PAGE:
Boom is also working with VELO3D in order to leverage its customer support partnership, market expertise, and ability to guarantee consistent production quality. The supersonic flight company hopes that by utilizing metal 3D printing, it will be able to improve system performance and speed up the development of its XB-1 – which should eventually fly at twice the speed of sound – and any future aircraft as well.

The two companies have already conducted validation trials together, which were successful in their accurate performance and achieving the desired results. VELO3D developed two 3D printed titanium flight hardware parts, which will be part of the ECS system and make sure that the supersonic aircraft is able to conduct safe flights in any conditions; these parts will be installed on the prototype aircraft early next year.

In addition, the company also 3D printed some engine “mice” for Boom, which were used to validate the additive process.

Engine “mice” as 3D printed on the VELO3D Sapphire system

“The mice allow for high engine operating line testing, ensuring we can achieve safe flight at all conditions,” Ryan Bocook, a manufacturing engineer at Boom Supersonic, said in a VELO3D blog post.

“The 3D printed mice helped Boom execute the test plan and validate predictions, and furthers the success of the program.”

These mice helped to facilitate testing, which included flow distortion simulation at the inlet, by decreasing the nozzle area in order to help simulate stall conditions while the engine is running from part power to mil power.

Not only did Boom Supersonic receive 3D printed flight hardware out of its partnership with VELO3D, but the company’s engineers also had the chance to familiarize themselves with the limitations and capabilities of 3D printing in terms of supersonic aircraft.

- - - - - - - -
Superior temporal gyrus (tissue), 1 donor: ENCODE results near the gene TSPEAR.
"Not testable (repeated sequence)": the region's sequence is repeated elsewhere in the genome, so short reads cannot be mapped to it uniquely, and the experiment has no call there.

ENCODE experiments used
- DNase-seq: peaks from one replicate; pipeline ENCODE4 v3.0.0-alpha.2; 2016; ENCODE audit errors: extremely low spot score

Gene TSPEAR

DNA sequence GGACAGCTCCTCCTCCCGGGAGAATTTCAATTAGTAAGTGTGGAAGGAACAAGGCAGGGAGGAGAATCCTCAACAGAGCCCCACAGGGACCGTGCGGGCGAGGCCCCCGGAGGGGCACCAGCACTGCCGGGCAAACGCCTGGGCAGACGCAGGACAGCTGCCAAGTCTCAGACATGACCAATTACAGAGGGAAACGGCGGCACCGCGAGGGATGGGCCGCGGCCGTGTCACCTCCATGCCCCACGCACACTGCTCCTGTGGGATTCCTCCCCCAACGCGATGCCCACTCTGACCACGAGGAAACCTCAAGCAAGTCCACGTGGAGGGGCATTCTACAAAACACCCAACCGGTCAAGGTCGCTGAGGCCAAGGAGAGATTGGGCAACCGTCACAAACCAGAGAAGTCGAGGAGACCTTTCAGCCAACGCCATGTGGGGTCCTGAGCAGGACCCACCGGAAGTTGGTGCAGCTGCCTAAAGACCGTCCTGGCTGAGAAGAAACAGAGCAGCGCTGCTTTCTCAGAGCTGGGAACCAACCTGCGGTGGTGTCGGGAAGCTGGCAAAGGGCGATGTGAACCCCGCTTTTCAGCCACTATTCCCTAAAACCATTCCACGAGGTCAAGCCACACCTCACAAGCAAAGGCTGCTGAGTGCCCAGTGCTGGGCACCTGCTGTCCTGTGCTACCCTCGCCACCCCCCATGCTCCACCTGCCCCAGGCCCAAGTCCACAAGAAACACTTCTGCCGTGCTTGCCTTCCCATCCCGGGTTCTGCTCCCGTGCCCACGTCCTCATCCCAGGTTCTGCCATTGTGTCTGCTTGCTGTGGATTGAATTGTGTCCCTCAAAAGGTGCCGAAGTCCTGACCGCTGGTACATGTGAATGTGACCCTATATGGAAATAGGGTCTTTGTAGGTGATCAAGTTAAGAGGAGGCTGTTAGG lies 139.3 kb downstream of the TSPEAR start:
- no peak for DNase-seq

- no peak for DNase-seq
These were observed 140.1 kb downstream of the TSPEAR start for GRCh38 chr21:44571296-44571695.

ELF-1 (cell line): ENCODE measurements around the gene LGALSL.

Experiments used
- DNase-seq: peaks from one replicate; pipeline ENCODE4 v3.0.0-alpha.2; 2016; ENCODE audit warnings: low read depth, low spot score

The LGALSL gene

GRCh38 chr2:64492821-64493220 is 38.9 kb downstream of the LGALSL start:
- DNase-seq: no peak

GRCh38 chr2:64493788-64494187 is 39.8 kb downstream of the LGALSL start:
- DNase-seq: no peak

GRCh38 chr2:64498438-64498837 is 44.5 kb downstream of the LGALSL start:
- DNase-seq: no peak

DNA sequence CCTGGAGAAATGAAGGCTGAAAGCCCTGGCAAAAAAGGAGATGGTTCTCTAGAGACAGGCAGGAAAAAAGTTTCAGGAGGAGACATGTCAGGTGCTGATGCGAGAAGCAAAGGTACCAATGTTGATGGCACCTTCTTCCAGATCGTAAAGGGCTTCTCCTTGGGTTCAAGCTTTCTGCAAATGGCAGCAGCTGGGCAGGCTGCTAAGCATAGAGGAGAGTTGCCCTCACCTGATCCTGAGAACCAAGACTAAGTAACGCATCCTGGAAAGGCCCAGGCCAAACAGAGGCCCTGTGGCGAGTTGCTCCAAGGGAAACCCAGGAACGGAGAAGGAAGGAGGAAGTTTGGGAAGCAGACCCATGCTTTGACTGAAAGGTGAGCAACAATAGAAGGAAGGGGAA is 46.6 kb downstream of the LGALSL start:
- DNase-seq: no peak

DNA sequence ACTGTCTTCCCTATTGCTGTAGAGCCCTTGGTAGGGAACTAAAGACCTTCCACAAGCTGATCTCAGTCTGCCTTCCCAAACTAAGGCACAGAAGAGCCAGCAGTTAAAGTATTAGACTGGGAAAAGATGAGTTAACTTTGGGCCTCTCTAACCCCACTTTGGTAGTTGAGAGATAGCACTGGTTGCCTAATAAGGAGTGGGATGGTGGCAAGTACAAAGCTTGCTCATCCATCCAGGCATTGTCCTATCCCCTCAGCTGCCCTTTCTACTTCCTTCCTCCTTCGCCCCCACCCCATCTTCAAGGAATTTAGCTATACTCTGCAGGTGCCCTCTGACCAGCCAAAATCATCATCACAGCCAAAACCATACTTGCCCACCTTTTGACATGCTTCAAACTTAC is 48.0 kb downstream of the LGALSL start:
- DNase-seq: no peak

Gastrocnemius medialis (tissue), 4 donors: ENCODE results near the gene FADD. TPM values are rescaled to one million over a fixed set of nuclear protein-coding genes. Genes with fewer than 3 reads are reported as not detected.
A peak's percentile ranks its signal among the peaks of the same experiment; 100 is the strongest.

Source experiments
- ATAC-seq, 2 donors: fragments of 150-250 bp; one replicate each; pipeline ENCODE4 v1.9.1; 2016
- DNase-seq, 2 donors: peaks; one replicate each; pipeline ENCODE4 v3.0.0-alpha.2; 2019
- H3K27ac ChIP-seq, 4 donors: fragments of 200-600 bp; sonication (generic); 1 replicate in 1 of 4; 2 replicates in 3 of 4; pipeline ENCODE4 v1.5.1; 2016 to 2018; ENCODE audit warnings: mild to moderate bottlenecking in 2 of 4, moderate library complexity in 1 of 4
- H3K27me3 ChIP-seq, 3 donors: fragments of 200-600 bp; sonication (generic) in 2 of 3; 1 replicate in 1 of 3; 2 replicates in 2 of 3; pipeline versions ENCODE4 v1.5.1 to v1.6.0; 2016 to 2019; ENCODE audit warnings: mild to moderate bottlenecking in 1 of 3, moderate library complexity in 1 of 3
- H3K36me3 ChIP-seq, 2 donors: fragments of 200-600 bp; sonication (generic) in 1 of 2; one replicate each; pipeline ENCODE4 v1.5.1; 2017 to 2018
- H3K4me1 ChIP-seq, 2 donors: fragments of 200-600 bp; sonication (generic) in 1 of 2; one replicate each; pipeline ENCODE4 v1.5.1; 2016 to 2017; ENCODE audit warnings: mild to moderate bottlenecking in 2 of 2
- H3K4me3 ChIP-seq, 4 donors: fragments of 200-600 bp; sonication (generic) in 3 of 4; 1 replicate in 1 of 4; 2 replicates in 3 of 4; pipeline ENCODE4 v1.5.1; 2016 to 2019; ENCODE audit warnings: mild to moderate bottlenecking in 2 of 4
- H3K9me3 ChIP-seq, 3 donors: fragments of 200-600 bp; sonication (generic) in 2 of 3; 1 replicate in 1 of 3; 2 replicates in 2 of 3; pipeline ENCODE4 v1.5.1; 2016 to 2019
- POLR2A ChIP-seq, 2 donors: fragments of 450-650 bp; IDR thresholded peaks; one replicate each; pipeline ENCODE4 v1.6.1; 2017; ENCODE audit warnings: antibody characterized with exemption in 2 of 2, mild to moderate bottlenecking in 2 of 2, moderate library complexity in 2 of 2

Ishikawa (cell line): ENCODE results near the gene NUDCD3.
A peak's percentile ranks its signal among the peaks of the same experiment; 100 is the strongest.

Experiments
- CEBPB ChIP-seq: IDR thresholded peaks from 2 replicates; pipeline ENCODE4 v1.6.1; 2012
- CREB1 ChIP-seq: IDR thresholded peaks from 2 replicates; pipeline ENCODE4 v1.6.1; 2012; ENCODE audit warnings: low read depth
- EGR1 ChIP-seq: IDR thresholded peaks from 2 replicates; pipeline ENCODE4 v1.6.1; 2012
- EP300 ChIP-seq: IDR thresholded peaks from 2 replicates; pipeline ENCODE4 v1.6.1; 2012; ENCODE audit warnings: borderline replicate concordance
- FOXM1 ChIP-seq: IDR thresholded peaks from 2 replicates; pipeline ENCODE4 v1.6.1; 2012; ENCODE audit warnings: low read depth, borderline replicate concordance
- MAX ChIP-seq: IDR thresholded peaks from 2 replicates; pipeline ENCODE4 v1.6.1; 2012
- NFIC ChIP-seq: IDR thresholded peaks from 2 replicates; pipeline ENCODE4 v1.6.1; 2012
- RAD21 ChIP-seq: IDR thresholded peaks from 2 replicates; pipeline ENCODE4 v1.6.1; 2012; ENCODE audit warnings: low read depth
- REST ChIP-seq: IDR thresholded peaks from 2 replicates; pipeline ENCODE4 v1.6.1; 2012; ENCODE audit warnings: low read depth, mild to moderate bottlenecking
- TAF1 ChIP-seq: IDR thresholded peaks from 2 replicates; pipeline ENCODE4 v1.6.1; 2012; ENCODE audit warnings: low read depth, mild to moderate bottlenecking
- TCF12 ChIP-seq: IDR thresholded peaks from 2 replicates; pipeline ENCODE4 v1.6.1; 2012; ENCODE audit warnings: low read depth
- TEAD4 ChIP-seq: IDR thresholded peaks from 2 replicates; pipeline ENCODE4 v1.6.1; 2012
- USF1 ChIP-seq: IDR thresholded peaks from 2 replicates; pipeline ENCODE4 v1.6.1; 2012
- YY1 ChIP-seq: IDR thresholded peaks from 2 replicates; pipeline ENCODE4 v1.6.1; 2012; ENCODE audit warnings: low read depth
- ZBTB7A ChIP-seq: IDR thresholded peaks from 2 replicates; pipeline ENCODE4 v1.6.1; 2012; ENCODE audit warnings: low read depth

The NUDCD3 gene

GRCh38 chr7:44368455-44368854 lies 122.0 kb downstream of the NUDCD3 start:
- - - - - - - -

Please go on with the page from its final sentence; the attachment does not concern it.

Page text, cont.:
Discuss this story, and other 3D printing topics, at 3DPrintBoard.com, or share your thoughts in the Facebook comments below.

[Source/Images: VELO3D]

Share this Article


Recent News

Cellink-Organovo Lawsuit Over Bioprinting Patents is Far From Over

Interview: Large, Foam-Based 3D Printed Parts Now Possible with ColorFabb and Colossus



Categories

3D Design

3D Printed Art

3D Printed Food

3D Printed Guns


You May Also Like

New Pro3 3D Printer Series Released by Raise3D

Raise3D had a very impactful launch with a printer that was to raise the bar in 3D printing. With a nice UI and a well-finished product, the company hoped to...

Prince’s Shoe Collection Gets 3D Printed Tribute at Paisley Park

Prince passed onto the next dimension five years ago, but, to his biggest fans, it still feels like yesterday that they lost one of the greatest U.S. musicians in modern...

Sponsored

3D Printing vs. CNC Machining

What’s the Best Way to Make Your Part? CNC machining is a common subtractive manufacturing technology. Unlike 3D printing, the process typically begins with a solid block of material (blank)...

3D Printing a Pedalution, Part Six: Relevant 3D Printing Technologies for Bike Production

We’ve now seen how 3D printing can be used in bicycles, and in components. We’ve had a look at the most likely scenarios for 3D printing adoption and the preconditions...


Shop

View our broad assortment of in house and third party products.